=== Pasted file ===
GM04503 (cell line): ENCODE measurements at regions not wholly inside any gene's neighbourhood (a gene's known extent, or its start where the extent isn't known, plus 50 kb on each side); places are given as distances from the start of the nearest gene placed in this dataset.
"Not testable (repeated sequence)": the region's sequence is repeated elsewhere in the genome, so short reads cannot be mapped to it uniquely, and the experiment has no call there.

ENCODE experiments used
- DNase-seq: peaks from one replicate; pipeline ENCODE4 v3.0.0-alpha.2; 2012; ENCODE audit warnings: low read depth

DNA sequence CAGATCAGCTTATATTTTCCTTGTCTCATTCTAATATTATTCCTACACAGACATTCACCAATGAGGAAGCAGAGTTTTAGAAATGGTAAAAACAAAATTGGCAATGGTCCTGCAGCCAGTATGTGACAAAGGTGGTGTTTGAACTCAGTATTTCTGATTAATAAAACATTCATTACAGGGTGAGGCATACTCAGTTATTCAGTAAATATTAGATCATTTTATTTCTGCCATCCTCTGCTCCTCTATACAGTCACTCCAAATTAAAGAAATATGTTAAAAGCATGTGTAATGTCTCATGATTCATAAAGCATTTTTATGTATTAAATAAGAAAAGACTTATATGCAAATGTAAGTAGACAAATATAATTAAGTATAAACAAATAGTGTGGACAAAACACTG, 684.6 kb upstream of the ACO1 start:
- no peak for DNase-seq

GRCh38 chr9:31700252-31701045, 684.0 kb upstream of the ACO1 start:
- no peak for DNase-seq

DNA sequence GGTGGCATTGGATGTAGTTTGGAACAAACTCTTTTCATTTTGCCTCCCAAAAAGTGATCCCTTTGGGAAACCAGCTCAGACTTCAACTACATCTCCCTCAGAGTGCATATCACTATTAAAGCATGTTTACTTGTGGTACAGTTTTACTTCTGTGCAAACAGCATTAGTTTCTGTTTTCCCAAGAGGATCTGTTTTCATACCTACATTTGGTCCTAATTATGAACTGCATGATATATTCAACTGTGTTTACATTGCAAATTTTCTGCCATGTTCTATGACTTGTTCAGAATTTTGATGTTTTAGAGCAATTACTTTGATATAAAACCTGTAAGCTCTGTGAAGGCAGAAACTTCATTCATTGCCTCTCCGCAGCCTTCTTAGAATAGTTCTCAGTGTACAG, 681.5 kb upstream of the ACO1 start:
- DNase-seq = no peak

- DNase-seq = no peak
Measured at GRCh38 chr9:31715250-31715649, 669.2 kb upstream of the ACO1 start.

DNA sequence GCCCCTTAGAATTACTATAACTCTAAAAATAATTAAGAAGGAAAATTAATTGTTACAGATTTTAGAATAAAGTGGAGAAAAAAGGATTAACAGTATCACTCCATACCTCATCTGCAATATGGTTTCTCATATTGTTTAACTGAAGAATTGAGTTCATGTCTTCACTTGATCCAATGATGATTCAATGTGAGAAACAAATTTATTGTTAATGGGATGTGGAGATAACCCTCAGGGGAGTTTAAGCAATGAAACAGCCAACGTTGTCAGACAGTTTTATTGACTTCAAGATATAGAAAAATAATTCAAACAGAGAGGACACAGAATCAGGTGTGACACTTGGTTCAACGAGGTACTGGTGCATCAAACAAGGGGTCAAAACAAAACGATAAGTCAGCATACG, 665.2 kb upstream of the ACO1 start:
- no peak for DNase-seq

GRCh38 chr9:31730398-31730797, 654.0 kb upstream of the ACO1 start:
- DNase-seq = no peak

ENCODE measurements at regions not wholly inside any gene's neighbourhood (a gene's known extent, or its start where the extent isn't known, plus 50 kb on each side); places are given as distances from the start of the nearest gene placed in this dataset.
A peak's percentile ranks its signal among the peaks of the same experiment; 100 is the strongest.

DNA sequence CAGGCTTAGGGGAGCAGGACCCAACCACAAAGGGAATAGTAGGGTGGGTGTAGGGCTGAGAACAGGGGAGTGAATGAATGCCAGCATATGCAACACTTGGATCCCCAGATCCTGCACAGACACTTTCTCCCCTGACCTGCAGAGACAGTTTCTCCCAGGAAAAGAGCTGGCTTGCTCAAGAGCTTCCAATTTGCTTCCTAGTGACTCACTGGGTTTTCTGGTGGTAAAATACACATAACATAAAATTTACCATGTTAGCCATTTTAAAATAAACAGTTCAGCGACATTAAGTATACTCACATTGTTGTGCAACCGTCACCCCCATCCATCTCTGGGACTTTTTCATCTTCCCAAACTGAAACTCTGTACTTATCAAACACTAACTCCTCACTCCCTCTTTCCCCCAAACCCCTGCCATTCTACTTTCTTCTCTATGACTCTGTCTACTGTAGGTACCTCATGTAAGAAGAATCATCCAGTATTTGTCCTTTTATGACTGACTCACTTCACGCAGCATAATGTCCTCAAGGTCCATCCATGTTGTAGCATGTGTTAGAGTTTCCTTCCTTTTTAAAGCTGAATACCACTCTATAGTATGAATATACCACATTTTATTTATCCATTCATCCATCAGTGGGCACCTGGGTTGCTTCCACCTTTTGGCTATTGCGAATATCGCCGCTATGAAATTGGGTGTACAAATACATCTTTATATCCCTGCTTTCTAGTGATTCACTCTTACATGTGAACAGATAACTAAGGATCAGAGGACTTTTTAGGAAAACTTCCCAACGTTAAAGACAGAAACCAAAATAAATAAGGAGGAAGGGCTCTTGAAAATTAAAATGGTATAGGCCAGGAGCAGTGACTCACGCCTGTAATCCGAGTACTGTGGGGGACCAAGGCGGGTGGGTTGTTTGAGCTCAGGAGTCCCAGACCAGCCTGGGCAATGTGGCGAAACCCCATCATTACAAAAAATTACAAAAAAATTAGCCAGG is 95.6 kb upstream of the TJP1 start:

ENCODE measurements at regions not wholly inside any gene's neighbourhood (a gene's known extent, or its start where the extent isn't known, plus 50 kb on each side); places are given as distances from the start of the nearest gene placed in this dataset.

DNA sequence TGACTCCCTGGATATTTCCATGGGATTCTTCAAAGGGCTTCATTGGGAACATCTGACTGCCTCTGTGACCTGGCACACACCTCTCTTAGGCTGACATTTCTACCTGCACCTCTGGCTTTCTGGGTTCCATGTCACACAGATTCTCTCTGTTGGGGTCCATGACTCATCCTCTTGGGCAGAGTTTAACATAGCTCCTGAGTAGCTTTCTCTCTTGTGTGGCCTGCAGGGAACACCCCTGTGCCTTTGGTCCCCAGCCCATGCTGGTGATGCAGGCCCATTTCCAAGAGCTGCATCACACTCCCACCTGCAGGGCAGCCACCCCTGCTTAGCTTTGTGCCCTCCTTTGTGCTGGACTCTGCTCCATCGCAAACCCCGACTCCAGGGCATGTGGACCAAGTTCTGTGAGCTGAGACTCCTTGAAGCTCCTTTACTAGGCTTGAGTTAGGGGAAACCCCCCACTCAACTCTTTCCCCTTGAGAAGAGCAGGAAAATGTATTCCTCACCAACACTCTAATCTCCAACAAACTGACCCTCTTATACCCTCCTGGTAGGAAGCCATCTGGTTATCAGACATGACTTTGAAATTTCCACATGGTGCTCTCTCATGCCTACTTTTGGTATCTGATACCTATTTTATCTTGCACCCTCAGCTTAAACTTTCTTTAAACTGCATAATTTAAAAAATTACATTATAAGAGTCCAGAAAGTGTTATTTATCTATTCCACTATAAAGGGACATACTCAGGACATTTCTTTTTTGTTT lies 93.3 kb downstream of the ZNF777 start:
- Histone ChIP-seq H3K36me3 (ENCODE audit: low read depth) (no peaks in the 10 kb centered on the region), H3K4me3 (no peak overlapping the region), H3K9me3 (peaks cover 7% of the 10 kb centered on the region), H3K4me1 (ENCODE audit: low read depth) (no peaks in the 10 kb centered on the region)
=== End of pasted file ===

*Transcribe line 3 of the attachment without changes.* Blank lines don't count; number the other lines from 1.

ENCODE experiments used